Remarkable Ohio

Serpent Mound Marker
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12-1 Photo of the marker

584_109470.jpg Thumbnails12-1 1st Presbyterian MarkerThumbnails12-1 1st Presbyterian MarkerThumbnails12-1 1st Presbyterian MarkerThumbnails12-1 1st Presbyterian Marker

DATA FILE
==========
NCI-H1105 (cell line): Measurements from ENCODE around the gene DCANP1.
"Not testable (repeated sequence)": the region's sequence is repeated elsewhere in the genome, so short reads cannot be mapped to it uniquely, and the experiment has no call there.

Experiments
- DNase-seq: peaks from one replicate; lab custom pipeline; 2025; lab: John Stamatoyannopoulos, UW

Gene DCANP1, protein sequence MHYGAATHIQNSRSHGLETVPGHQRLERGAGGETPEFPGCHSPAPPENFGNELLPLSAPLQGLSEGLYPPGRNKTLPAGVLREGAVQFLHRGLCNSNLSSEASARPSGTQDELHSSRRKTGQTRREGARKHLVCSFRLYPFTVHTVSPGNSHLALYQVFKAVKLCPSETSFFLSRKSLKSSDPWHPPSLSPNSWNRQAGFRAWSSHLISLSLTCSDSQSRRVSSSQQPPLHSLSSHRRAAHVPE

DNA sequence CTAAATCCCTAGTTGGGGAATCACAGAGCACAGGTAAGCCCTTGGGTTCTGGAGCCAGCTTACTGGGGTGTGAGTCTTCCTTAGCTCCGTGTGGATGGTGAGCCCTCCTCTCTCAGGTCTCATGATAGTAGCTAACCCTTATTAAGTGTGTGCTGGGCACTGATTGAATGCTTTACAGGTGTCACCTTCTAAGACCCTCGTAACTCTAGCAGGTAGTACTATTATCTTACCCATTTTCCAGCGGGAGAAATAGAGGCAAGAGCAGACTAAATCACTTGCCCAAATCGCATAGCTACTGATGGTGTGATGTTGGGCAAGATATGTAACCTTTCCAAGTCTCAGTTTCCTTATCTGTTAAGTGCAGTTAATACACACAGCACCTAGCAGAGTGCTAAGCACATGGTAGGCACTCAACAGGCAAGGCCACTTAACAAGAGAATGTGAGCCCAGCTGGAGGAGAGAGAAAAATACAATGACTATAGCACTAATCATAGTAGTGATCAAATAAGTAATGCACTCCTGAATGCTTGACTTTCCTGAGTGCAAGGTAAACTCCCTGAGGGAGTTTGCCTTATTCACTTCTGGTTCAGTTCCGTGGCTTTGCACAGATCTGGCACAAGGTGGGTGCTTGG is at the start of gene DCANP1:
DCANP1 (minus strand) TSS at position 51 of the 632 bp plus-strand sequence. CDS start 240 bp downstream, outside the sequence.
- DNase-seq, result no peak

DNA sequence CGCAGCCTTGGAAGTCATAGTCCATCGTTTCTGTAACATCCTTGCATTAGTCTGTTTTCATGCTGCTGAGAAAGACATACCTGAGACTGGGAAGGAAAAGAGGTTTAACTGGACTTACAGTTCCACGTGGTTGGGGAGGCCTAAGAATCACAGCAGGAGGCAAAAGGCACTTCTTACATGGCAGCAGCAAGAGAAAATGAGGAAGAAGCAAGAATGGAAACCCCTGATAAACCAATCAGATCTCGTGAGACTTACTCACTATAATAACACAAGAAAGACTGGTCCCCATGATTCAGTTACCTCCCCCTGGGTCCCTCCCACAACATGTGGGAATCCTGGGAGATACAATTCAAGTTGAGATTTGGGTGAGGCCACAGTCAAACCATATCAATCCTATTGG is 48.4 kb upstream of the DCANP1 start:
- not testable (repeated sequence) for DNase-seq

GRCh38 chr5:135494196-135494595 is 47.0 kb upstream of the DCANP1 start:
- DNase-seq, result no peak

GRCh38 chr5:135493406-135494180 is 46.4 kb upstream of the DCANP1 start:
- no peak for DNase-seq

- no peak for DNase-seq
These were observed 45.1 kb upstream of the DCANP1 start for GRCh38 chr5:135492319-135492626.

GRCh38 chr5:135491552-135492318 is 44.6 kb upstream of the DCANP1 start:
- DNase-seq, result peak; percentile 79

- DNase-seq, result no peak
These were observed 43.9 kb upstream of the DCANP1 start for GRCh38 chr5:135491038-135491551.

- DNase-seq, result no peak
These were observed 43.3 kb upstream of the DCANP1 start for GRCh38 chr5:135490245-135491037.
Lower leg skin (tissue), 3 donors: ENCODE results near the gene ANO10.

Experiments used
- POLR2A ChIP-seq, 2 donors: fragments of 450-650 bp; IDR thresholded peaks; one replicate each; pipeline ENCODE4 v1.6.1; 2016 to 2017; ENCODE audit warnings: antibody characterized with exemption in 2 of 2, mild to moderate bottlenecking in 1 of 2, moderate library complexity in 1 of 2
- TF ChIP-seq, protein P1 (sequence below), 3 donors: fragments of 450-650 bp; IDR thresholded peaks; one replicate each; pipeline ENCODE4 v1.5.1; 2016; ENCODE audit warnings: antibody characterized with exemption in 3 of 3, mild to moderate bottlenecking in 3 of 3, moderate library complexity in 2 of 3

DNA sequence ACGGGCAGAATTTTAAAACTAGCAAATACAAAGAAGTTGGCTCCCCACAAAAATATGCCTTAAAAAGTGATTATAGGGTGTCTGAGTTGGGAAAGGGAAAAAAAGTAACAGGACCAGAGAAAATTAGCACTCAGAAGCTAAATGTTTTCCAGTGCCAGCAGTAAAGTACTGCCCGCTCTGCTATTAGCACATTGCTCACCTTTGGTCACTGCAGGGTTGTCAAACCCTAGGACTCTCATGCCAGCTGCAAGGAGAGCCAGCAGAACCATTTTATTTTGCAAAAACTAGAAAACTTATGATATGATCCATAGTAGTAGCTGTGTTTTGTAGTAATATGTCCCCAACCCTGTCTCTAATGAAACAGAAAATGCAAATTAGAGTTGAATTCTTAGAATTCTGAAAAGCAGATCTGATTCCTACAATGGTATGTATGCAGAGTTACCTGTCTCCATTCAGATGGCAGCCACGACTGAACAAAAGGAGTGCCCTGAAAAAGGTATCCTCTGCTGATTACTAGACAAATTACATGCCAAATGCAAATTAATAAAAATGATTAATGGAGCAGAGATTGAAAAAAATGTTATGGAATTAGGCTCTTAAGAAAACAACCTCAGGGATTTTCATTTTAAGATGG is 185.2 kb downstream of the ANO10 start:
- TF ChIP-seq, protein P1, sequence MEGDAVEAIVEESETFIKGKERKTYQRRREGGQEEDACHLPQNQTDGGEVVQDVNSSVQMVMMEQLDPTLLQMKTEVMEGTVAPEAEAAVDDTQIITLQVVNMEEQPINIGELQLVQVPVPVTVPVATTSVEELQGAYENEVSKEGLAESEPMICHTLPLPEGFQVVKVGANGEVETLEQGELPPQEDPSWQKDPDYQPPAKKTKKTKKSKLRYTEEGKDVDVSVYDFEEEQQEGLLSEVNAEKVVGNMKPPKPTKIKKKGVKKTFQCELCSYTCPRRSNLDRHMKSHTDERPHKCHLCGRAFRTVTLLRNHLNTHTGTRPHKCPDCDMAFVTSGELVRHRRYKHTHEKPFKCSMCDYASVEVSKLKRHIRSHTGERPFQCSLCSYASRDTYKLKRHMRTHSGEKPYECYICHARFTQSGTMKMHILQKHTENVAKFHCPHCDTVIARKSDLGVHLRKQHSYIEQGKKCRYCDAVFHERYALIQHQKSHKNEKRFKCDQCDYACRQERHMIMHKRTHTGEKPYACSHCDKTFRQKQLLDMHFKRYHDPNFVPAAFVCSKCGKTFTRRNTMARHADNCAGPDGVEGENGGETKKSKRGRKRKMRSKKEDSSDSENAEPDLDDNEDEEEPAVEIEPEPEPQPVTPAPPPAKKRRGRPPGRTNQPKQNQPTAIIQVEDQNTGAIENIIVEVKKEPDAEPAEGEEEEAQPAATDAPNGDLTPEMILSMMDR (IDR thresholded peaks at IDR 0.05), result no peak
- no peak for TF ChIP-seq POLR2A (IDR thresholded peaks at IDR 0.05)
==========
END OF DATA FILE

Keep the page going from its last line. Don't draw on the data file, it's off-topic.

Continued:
Side A: First Presbyterian Church. The First Presbyterian Church of West Union, built in 1810, is known as the "Church of the Governors." Although the date is uncertain, the congregation was organized circa 1800 on Thomas Kirker's land on Eagle Creek, about three miles from West Union. Kirker, Ohio's second governor, was influential in organizing the congregation and raising funds for the construction of the building. Stonemason, Thomas Metcalfe, Kentucky governor from 1828-1832, was awarded the contract to build the walls for $250.00; the total construction cost was $500.00. The first three regular ministers - William Williamson, Dyer Burgess, and John P. Van Dyke - all held strong anti-slavery sentiment that was felt throughout the congregation. During the Civil War, soldiers of the 70th Ohio Volunteer Infantry, a regiment of recruits from Adams County and eastern Brown County, were said to have been temporarily quartered in the church before leaving West Union in 1861. Side B: Thomas Kirker. Born in Ireland in 1760, Thomas Kirker settled in Adams County in 1794 and began a long career as a public servant. A leading man in Liberty Township, he was elected as a delegate to the first Constitutional Convention in 1802. In 1803, Kirker was a member of the Lower House of the Legislature from Adams County. Later that same year, he entered the Ohio Senate and served continuously until 1815. As speaker of the Ohio Senate he became acting governor when Edward Tiffin resigned his governorship in 1807 to accept his election to the United States Senate. Kirker filled the vacancy in the governor's office from March 4, 1807 until December 12, 1808. From 1808 until his death in 1837, he was a ruling Elder in the Presbyterian Church of West Union.